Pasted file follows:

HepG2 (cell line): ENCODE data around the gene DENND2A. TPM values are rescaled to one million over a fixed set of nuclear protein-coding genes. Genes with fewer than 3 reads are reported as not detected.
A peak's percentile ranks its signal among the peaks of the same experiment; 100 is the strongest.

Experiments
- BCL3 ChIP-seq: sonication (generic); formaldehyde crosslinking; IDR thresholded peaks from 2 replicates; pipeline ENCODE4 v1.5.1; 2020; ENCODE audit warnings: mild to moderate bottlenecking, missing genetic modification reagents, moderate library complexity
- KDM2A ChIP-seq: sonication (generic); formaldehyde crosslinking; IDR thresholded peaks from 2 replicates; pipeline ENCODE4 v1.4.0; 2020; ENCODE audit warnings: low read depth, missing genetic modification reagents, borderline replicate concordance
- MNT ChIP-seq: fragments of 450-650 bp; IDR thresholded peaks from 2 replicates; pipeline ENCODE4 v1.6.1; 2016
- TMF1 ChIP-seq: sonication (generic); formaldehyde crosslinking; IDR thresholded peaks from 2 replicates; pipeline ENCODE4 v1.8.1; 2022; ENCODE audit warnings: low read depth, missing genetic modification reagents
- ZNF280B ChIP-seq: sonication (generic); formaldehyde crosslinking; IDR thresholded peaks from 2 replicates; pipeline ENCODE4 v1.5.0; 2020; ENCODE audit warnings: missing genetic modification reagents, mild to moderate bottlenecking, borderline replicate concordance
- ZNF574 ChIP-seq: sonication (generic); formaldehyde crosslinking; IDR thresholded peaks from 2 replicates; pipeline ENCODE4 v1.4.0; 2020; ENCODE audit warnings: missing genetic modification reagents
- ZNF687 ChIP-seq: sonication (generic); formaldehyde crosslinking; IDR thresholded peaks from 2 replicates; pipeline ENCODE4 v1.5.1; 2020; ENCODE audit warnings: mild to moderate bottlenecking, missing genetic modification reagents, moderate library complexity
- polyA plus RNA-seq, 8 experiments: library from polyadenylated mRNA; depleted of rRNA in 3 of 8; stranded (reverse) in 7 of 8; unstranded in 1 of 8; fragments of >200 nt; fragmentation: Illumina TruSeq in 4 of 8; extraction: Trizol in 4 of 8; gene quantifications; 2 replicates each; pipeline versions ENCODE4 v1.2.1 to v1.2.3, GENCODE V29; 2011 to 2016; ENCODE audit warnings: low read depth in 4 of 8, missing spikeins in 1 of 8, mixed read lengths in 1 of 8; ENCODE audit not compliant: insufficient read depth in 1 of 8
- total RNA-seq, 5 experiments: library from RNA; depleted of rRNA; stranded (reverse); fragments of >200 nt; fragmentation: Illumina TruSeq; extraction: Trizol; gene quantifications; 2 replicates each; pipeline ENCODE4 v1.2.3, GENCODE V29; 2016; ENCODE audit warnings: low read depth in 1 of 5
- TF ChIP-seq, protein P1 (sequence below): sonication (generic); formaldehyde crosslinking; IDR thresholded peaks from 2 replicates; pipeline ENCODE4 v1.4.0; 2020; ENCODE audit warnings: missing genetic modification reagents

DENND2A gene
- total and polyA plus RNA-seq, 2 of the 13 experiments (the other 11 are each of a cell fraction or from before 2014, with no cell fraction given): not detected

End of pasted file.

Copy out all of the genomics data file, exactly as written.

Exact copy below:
HepG2 (cell line): ENCODE data around the gene DENND2A. TPM values are rescaled to one million over a fixed set of nuclear protein-coding genes. Genes with fewer than 3 reads are reported as not detected.
A peak's percentile ranks its signal among the peaks of the same experiment; 100 is the strongest.

Experiments
- BCL3 ChIP-seq: sonication (generic); formaldehyde crosslinking; IDR thresholded peaks from 2 replicates; pipeline ENCODE4 v1.5.1; 2020; ENCODE audit warnings: mild to moderate bottlenecking, missing genetic modification reagents, moderate library complexity
- KDM2A ChIP-seq: sonication (generic); formaldehyde crosslinking; IDR thresholded peaks from 2 replicates; pipeline ENCODE4 v1.4.0; 2020; ENCODE audit warnings: low read depth, missing genetic modification reagents, borderline replicate concordance
- MNT ChIP-seq: fragments of 450-650 bp; IDR thresholded peaks from 2 replicates; pipeline ENCODE4 v1.6.1; 2016
- TMF1 ChIP-seq: sonication (generic); formaldehyde crosslinking; IDR thresholded peaks from 2 replicates; pipeline ENCODE4 v1.8.1; 2022; ENCODE audit warnings: low read depth, missing genetic modification reagents
- ZNF280B ChIP-seq: sonication (generic); formaldehyde crosslinking; IDR thresholded peaks from 2 replicates; pipeline ENCODE4 v1.5.0; 2020; ENCODE audit warnings: missing genetic modification reagents, mild to moderate bottlenecking, borderline replicate concordance
- ZNF574 ChIP-seq: sonication (generic); formaldehyde crosslinking; IDR thresholded peaks from 2 replicates; pipeline ENCODE4 v1.4.0; 2020; ENCODE audit warnings: missing genetic modification reagents
- ZNF687 ChIP-seq: sonication (generic); formaldehyde crosslinking; IDR thresholded peaks from 2 replicates; pipeline ENCODE4 v1.5.1; 2020; ENCODE audit warnings: mild to moderate bottlenecking, missing genetic modification reagents, moderate library complexity
- polyA plus RNA-seq, 8 experiments: library from polyadenylated mRNA; depleted of rRNA in 3 of 8; stranded (reverse) in 7 of 8; unstranded in 1 of 8; fragments of >200 nt; fragmentation: Illumina TruSeq in 4 of 8; extraction: Trizol in 4 of 8; gene quantifications; 2 replicates each; pipeline versions ENCODE4 v1.2.1 to v1.2.3, GENCODE V29; 2011 to 2016; ENCODE audit warnings: low read depth in 4 of 8, missing spikeins in 1 of 8, mixed read lengths in 1 of 8; ENCODE audit not compliant: insufficient read depth in 1 of 8
- total RNA-seq, 5 experiments: library from RNA; depleted of rRNA; stranded (reverse); fragments of >200 nt; fragmentation: Illumina TruSeq; extraction: Trizol; gene quantifications; 2 replicates each; pipeline ENCODE4 v1.2.3, GENCODE V29; 2016; ENCODE audit warnings: low read depth in 1 of 5
- TF ChIP-seq, protein P1 (sequence below): sonication (generic); formaldehyde crosslinking; IDR thresholded peaks from 2 replicates; pipeline ENCODE4 v1.4.0; 2020; ENCODE audit warnings: missing genetic modification reagents

DENND2A gene
- total and polyA plus RNA-seq, 2 of the 13 experiments (the other 11 are each of a cell fraction or from before 2014, with no cell fraction given): not detected